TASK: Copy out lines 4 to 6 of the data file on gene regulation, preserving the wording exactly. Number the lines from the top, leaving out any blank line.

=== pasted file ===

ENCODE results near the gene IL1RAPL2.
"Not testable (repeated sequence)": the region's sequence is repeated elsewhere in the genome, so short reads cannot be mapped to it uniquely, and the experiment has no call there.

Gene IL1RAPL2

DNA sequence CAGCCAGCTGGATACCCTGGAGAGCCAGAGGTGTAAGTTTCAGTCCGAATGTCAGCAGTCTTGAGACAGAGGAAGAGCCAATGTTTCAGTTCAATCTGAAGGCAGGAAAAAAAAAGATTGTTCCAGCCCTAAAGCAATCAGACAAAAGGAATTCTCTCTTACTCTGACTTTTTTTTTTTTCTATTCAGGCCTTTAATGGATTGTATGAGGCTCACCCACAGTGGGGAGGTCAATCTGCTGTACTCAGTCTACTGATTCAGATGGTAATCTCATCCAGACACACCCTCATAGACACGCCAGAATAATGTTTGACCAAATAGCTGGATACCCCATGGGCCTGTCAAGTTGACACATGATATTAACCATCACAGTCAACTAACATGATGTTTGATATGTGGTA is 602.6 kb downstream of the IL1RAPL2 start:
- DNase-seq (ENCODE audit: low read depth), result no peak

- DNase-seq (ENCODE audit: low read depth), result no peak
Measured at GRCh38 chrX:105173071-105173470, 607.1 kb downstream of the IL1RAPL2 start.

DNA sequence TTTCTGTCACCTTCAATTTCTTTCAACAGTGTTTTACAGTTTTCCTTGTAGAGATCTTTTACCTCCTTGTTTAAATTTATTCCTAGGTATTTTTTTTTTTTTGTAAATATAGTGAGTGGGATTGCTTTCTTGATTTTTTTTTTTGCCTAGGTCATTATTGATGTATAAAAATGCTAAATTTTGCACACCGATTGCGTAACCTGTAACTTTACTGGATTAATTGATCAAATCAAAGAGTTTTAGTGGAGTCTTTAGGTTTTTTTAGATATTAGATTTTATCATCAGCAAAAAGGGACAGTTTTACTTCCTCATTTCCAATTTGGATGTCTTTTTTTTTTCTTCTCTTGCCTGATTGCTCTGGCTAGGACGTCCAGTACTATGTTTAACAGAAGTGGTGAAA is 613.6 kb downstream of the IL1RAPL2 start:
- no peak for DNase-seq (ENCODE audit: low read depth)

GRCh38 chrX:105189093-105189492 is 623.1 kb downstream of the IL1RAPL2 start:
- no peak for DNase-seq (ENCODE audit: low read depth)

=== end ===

DNA sequence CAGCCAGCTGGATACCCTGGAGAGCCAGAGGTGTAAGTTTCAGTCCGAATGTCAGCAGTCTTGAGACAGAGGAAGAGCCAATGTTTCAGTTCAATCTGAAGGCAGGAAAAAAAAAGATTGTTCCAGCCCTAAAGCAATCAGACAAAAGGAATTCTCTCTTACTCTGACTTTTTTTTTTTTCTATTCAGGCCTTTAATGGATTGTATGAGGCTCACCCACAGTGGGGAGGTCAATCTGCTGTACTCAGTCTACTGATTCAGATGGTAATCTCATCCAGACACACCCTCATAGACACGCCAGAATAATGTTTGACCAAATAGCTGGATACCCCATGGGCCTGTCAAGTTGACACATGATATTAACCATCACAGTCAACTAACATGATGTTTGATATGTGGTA is 602.6 kb downstream of the IL1RAPL2 start:
- DNase-seq (ENCODE audit: low read depth), result no peak

- DNase-seq (ENCODE audit: low read depth), result no peak